Roland Park Place is attempting to sell an old church next to its property — the same church it tried to tear down for parking five years ago against strenuous objections by residents who live in the area.
"I don't know that we've had any serious offers of late," said Teresa Snyder, president of Roland Park Place, a continuing care retirement community. The church, which was built in 1889 and closed in 1999 due to declining membership, is said to be solid, but needs to be renovated and restored inside, Snyder said.
"It's a unique property," she said. "It will take a visionary buyer."
It's also unclear what else the church could be used for, after Baltimore City rewrites its comprehensive zoning code. Laurie Feinberg, the city's director of comprehensive rezoning, said it is recommended to go from R-7 to R-5, a lower-density residential zoning. Feinberg said an exception could be made for conditional neighborhood commercial reuse of the church, as the computer company Chesapeake Systems did when it purchased the lightning-damaged Mount Vernon United Methodist Church in Hampden and converted it to the company's headquarters in 2011.
Snyder said she is waiting for the city to finish its long-awaited comprehensive zoning rewrite before moving forward with plans to sell the property. She is hoping the church can be used commercially.
"It would give prospective buyers more opportunities," she said.
In the meantime, Roland Park Place is also seeking community support to lay gravel for a temporary, 16-space parking lot behind the 150-seat stone church at the corner of 40th Street and Roland Avenue.
The church first opened its doors as Roland Avenue Methodist Episcopal Church. It later changed its name to Roland Avenue-Evergreen United Methodist Church. It ultimately merged with Woodberry Methodist Church and Otterbein Memorial United Methodist Church, and became Good Shepherd United Methodist Church.
Roland Park Place purchased the church for $330,000 in 2001. It is not designated as a historic landmark, either by the city or the federal government, said Snyder and Bridget Forney Deise, a Roland Park Place spokeswoman.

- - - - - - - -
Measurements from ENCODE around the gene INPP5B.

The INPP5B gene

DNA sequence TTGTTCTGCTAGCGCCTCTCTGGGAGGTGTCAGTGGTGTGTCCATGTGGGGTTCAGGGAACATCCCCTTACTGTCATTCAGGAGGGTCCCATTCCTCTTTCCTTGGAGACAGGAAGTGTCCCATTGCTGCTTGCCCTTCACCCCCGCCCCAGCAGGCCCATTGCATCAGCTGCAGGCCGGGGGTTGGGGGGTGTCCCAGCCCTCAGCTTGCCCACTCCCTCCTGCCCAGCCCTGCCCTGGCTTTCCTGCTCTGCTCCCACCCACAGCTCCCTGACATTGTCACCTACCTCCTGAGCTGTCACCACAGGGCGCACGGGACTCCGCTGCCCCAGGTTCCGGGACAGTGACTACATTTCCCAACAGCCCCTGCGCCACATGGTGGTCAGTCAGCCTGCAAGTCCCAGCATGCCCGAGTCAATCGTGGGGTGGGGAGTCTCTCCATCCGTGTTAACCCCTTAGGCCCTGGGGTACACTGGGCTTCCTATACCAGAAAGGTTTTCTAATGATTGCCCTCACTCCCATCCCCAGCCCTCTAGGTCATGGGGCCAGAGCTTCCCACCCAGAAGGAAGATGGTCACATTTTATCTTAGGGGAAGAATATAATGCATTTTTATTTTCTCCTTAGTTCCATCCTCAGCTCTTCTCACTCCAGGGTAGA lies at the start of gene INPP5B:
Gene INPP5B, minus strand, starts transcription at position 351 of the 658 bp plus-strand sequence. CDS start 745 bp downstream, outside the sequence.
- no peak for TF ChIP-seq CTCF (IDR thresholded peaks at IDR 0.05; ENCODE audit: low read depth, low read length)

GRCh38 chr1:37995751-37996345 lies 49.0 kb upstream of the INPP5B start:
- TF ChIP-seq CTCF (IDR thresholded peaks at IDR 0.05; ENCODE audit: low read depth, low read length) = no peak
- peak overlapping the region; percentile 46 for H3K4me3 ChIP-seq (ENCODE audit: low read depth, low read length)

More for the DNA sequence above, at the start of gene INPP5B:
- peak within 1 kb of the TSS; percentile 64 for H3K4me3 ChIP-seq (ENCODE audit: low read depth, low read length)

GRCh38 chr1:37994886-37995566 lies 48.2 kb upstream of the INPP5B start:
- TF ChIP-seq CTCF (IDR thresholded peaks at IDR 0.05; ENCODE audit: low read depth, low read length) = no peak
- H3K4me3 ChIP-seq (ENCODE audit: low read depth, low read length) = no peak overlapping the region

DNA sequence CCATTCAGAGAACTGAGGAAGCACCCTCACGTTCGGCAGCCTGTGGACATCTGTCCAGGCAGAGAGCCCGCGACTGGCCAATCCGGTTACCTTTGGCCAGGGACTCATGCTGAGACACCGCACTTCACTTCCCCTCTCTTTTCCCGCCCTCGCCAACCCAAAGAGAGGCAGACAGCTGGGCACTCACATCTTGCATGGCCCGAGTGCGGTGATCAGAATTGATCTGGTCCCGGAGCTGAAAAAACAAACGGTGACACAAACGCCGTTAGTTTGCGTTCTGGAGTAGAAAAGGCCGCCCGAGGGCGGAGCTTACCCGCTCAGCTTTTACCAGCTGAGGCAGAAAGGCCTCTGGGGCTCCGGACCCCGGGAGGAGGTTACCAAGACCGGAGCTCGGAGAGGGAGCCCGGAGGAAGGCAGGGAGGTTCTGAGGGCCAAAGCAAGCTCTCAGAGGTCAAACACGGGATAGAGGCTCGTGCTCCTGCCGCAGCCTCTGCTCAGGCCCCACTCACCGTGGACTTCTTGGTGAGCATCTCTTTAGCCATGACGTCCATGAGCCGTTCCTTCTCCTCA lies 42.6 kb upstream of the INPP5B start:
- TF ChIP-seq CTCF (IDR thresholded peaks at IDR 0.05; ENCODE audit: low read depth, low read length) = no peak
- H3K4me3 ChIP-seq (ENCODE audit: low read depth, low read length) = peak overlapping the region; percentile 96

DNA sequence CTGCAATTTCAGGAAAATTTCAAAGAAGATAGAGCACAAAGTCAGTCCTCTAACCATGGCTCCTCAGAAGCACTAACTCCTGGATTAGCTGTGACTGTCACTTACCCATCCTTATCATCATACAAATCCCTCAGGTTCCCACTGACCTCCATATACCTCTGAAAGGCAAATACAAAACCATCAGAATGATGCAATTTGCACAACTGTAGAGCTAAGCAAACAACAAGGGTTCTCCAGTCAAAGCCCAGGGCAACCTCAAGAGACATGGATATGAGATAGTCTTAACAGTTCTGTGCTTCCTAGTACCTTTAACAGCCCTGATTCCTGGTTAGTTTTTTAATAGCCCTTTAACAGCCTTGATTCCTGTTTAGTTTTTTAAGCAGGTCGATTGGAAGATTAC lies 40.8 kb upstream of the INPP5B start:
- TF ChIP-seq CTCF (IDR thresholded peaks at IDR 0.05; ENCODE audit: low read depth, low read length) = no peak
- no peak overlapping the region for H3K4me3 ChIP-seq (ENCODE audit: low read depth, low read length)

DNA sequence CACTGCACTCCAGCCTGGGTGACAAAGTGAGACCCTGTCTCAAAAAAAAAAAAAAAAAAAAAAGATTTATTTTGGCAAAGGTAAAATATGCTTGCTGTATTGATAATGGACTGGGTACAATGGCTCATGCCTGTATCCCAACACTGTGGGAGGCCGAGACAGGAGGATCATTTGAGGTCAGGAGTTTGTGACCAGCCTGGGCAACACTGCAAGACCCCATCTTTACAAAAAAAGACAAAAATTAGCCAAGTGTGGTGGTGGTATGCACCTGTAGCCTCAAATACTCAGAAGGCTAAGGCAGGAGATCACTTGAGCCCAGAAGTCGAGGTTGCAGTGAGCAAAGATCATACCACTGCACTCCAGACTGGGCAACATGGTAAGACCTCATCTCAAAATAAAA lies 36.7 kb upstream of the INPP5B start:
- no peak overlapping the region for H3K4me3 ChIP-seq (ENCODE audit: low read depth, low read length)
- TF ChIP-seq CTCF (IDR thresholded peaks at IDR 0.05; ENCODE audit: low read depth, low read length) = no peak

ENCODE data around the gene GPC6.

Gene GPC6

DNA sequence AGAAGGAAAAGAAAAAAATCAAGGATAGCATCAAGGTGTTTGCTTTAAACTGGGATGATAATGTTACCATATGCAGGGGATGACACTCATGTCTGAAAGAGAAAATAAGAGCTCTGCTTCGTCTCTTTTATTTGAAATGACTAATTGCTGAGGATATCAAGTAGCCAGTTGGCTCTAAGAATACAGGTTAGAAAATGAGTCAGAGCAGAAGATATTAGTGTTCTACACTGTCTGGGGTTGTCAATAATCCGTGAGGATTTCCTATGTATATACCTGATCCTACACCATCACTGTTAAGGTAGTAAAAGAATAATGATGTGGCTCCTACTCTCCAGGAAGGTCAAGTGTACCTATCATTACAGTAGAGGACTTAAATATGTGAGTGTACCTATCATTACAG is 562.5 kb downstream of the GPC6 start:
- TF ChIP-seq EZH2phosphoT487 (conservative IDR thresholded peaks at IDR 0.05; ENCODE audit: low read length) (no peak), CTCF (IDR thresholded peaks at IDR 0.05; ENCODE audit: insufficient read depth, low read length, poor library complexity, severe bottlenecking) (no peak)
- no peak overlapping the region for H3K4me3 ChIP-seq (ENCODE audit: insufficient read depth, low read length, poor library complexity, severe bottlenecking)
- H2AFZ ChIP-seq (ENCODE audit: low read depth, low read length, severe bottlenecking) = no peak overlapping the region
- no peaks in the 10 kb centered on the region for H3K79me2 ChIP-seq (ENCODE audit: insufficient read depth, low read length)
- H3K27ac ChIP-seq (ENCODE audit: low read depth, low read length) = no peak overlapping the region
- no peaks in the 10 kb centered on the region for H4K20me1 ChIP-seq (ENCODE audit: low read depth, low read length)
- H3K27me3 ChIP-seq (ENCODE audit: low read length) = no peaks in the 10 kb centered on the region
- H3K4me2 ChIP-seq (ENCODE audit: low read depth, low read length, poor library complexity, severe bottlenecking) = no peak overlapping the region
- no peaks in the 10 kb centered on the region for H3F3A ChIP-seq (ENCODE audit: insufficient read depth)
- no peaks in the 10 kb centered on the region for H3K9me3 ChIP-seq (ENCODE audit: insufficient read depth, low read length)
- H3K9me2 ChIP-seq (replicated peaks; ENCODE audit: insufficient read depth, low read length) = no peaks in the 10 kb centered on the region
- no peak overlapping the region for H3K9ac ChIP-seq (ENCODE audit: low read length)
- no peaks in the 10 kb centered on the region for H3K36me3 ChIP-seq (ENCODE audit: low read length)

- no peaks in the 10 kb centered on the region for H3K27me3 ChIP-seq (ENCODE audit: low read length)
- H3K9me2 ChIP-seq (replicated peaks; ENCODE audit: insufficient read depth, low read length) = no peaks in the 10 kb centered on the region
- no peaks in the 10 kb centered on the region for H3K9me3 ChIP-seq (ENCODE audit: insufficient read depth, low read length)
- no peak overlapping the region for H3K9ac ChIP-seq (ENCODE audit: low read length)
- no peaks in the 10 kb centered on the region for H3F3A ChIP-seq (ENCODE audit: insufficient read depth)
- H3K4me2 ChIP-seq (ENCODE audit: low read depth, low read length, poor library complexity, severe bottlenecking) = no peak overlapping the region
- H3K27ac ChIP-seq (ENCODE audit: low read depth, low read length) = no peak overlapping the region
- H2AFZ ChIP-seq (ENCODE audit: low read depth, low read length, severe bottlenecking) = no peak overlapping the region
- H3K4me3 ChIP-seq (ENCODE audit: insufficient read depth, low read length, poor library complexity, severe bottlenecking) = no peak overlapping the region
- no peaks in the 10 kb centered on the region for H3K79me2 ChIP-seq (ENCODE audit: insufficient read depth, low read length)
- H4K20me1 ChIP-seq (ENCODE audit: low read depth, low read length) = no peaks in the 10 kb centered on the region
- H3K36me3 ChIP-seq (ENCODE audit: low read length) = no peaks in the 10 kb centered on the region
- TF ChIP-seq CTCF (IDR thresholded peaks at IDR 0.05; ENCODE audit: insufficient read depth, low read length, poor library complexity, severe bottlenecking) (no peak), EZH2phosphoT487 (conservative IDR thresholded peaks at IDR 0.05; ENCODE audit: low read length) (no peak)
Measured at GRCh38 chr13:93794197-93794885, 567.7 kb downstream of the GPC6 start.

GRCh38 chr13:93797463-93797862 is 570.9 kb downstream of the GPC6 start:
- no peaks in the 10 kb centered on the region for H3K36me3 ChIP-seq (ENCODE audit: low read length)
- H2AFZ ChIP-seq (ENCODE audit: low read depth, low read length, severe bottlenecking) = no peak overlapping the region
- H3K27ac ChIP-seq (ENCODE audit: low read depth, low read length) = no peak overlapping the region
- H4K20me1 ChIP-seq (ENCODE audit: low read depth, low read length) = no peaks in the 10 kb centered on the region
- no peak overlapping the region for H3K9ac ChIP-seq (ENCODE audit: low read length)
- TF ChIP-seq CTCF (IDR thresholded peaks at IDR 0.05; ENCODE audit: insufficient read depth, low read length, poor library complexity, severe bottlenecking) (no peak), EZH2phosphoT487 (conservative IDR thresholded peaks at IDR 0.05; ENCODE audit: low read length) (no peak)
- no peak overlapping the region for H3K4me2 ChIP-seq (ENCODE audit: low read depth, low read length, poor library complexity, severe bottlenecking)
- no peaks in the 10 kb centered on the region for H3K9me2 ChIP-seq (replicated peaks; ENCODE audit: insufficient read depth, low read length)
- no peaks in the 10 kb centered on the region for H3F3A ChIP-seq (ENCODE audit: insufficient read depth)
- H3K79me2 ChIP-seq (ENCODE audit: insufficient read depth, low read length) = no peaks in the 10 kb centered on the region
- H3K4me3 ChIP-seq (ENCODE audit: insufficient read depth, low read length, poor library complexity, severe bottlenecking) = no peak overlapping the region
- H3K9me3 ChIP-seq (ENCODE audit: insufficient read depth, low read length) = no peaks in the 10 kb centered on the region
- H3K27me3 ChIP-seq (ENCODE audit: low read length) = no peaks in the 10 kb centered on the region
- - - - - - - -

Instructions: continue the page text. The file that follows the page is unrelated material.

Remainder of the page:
For Roland Park Place, the purchase was a proactive move "to control the corner," Snyder said. "We have very little opportunity for expansion."
Roland Park Place, located across the street from the Rotunda mall, has limited options for overflow parking and has leased spaces in the Rotunda parking lots in recent years for its employees and for special events, like brunches for seniors and their families. Its employees also have parked on Elm Avenue, alongside the mall. Now, with the Rotunda being redeveloped and its front parking lot ripped up, Roland Park Place is strapped for parking, Snyder said.
In 2009, the newly formed Rolden Community Association successfully fought Roland Park Place's plan to create more parking by demolishing the church in the 4000 block of Roland Avenue. The Roland Park Civic League wasn't receptive to the plan, either.
The Baltimore City Council would have had to amend Roland Park Place's planned unit development in order to build the additional parking on Roland Avenue, but Rolden, a small community in the 4000-4001 blocks of Roland Avenue, opposed a PUD amendment, saying building parking would wreak havoc on a street that includes row houses, stores and the Elmhurst Nursery School.
Snyder at the time cited a "compelling need for a long-term solution" to the parking problem, which she said has caused Roland Park Place to cancel some programs for seniors.
"I can see that you're between a rock and hard place," said then-civic league board member Chris McSherry, who is now president of the league.
Earlier this month, Deise presented plans for the temporary parking lot to the civic league, which voted to endorse the plans if the Rolden Community Association does.
City Councilwoman Mary Pat Clarke would have to introduce a bill authorizing the use of the property for temporary parking, Snyder said.
Tracy Collins, vice president of the Rolden association, said last week, "We're still in the information-gathering phase," looking at issues ranging from what hours the temporary lot would be used to what the entrance and exit would be. An alley runs from 40th Street to the back of the church. Collins said the association had just received answers to some questions and was in the process of scheduling a meeting to discuss the plan.
In related news, Roland Park Place has sold a nearby house that it also owns on the same block as the church. The buyer, Erek Dixon, 34, manages Roland Park Liquors across the street.
"I'm a big fan of living where I work," said Dixon, currently of Mount Washington. He wishes he could buy the church too, but said, "It's going to be a big job" to renovate it. "You've got to have some deep pockets."
"I love that church," he said, adding that he is glad Roland Park Place is "not going to sit on it."
When asked if he supports temporary parking behind the church, Dixon said, "I'm OK with it. I just don't want them to do what they were going to do initially."Copyright © 2015, The Baltimore Sun